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B7-H7 Can Have Multiple Effects on T Cell Activity

B7-H7 Can Mediate T Cell Co-stimulatory and Co-inhibitory Effects

B7-H7, also known as HHLA2, is the only member of the B7 family that is found in humans but not in mice. Unlike other B7 family members, B7-H7 has three extracellular immunoglobulin-like domains with an IgV-IgC-IgV arrangement. Similar to B7-H3, B7-H7 has been reported to have both co-stimulatory and co-inhibitory functions.1 While B7-H7 on antigen-presenting cells (APCs) has been shown to bind to CD28H/TMIGD2 on naïve T cells and promote T cell proliferation and cytokine production, B7-H7 has also been shown to inhibit T cell proliferation and reduce cytokine secretion.1-3 One explanation for these seemingly contradictory findings is that B7-H7 has two receptors with CD28H being a co-stimulatory receptor that is gradually lost during T cell activation, which allows a second, unidentified co-inhibitory receptor to become the preeminent B7-H7 receptor.3 B7-H7 is expressed in a number of human cancers and its expression typically correlates with metastasis and a poor prognosis, suggesting that tumor cell-expressed B7-H7 interacts with a B7-H7 co-inhibitory receptor expressed on
activated T cells to inhibit the anti-tumor immune response.4

B7-H7 May Bind to Two Different Receptors with Opposing Effects on T Cell Activity

B7-H7 binding to CD28H delivers a T cell co-stimulatory signaling, but B7-H7 can also have T cell co-inhibitory effects.

B7-H7/HHLA2 can mediate T cell co-stimulatory effects by binding to CD28H/ TMIGD2 but may also mediate T cell co-inhibitory effects by binding to an unidentified receptor. B7-H7/HHLA2 is expressed on antigen-presenting cells (APCs) and binds to the T cell-expressed receptor, CD28H, to stimulate T cell proliferation and cytokine production. Conversely, B7-H7/HHLA2 has also been shown to function as a T cell co inhibitory molecule, suggesting that B7-H7/HHLA2 may interact with a second unidentified receptor that inhibits T cell activity.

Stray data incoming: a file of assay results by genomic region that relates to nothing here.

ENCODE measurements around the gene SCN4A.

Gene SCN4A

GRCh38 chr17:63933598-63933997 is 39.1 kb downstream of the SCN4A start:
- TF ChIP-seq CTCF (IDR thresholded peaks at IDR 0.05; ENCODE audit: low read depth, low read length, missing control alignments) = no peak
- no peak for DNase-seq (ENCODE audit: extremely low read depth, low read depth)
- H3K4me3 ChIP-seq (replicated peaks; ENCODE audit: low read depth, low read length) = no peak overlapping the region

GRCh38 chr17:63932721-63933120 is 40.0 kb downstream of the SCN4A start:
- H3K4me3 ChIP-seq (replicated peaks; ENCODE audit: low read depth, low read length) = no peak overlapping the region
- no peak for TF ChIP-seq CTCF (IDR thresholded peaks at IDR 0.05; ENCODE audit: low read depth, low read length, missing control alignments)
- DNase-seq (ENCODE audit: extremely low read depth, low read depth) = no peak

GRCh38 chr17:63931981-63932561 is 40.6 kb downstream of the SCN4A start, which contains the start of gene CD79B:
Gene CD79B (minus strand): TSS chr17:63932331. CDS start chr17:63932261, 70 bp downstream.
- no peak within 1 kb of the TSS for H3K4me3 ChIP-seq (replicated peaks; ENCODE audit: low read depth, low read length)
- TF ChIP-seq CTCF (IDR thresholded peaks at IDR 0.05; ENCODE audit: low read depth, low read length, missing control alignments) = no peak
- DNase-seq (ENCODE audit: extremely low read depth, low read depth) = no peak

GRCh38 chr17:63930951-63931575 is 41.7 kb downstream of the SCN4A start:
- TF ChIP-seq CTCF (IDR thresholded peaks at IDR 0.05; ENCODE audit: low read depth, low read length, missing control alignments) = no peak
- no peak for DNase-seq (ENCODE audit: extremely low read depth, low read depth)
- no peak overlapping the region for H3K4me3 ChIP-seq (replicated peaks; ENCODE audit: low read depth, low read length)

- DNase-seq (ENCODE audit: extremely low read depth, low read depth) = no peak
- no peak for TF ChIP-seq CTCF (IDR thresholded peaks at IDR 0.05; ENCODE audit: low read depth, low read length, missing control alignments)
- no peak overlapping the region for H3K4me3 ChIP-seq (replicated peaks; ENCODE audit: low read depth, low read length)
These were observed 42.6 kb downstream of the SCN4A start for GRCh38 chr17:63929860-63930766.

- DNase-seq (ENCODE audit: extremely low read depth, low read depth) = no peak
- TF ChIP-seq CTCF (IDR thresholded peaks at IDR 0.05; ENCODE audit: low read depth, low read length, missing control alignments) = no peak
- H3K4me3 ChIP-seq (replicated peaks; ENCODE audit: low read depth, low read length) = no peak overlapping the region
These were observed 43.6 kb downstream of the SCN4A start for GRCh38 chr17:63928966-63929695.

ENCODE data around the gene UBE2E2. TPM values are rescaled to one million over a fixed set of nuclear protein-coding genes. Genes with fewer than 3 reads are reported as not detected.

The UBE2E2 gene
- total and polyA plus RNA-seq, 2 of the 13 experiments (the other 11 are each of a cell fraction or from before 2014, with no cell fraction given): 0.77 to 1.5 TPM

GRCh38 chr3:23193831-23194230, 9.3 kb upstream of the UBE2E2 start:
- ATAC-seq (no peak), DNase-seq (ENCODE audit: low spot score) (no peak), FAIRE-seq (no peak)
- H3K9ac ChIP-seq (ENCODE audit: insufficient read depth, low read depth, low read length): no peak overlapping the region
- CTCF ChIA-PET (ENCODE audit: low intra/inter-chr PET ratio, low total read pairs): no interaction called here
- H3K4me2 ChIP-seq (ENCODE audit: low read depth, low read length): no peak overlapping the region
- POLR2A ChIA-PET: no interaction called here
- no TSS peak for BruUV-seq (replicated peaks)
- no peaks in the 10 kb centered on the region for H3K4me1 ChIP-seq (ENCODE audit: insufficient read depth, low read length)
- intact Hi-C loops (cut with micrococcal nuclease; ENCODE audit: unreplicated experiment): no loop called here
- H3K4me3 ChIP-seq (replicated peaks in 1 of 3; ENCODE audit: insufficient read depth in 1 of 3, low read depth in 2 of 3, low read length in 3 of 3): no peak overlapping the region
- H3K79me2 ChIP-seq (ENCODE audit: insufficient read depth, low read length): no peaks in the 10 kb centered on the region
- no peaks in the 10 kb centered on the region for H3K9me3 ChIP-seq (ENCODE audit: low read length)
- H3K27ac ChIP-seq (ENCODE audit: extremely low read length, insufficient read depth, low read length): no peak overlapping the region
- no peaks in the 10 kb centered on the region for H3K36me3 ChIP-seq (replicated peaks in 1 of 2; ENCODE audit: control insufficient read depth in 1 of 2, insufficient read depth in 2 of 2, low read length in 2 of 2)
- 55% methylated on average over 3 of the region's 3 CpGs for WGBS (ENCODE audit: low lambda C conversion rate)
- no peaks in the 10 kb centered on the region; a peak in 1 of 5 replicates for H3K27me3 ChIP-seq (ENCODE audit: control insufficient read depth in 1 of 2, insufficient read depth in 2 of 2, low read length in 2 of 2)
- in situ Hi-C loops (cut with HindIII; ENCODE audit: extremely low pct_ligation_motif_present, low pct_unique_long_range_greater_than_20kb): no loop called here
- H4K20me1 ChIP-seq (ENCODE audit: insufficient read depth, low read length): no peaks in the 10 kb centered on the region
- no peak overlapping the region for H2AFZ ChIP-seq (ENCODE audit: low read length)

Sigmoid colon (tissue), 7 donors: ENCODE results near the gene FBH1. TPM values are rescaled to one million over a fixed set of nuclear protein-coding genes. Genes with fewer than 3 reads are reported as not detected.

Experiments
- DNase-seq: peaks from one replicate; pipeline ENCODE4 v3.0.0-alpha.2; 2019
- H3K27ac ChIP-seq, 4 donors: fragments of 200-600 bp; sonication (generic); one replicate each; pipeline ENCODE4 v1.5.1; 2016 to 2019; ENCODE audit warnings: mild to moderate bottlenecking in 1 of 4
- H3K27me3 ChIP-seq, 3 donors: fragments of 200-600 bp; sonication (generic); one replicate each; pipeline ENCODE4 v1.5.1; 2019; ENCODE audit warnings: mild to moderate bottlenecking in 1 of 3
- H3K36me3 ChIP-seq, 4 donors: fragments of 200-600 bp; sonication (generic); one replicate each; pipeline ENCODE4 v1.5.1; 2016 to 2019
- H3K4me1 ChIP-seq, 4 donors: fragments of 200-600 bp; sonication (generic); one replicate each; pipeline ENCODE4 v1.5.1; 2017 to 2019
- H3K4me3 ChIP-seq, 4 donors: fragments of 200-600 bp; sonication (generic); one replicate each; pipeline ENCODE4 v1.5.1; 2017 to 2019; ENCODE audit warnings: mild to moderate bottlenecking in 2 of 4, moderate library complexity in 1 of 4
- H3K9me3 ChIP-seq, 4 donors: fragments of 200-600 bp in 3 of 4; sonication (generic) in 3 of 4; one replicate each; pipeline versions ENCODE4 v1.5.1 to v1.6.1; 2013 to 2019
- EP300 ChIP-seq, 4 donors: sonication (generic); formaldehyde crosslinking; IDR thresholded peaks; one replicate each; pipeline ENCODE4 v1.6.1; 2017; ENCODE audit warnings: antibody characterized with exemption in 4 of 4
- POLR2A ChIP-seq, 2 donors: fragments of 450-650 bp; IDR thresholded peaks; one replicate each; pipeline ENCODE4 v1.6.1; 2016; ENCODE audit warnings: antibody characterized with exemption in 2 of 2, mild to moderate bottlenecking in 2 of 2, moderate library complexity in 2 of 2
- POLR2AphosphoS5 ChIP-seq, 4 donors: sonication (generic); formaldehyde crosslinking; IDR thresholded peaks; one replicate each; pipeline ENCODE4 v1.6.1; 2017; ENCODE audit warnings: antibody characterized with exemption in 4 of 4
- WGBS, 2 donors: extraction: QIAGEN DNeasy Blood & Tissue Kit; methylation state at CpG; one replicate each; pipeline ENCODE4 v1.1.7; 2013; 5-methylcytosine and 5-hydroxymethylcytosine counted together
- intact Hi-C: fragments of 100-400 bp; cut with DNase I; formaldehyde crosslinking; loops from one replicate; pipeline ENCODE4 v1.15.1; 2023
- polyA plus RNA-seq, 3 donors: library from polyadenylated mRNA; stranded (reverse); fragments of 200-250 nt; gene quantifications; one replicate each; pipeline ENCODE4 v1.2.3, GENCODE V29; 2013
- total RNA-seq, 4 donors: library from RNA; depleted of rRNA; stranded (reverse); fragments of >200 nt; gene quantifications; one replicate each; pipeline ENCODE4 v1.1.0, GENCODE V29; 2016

Analysis of the Binding of R&D Systems Recombinant Human B7-H7 and CD28H Proteins

Analysis of the binding response between R&D Systems Recombinant Human B7-H7 and Recombinant Human CD28H proteins.

B7-H7/HHLA2 Binds to CD28H/TMIGD2. Recombinant Human CD28H/TMIGD2 Fc Chimera (R&D Systems, Catalog # 8316-TR) was coated on a plate at 0.125 μg/mL and the indicated concentrations of Biotinylated Recombinant Human B7-H7/HHLA2 Fc Chimera (R&D Systems, Catalog # BT8084) were added. Recombinant Human B7-H7/HHLA2 bound with an ED50 of 0.025-0.125 μg/mL.

Assessment of the Bioactivity of R&D Systems Recombinant Human B7-H7 Protein

Analysis of the effect of R&D Systems Recombinant Human B7-H7 Fc Chimera protein on IL-2 secretion by activated T cells.

B7-H7/HHLA2 Inhibits Anti-CD3-induced IL-2 Secretion by Human T Cells. Human T cells were incubated with an immobilized Mouse Anti-Human CD3 epsilon Monoclonal Antibody (R&D Systems, Catalog # MAB100) and the indicated concentrations of Recombinant Human B7-H7/HHLA2 Fc Chimera (R&D Systems, Catalog # 8084-B7).IL-2 secretion was measured in cell culture supernatants using the Human IL-2 QuantikineTM ELISA Kit (R&D Systems, Catalog # D2050).The ED50 for this effect is typically 0.075-0.75 μg/mL in the presence of a Goat Anti-Human IgG Fc Polyclonal Antibody (R&D Systems, Catalog # G-102-C).

  1. Zhu, Y. et al. (2013) B7-H5 costimulates human T cells via CD28H. Nat. Comm. 4:2043. PMID: 23784006.

  2. Zhao, R. et al. (2013) HHLA2 is a member of the B7 family and inhibits human CD4 and CD8 T-cell function. Proc. Natl. Acad. Sci. USA 110:9879. PMID: 23716685.

  3. Wang, J. et al. (2014) Biofunctions of three new B7 family members. J. Immunol. 192:12611.

  4. Ni, L. & C. Dong (2017) New B7 family checkpoints in human cancers. Mol. Cancer Ther. 16:1203. PMID: 28679835.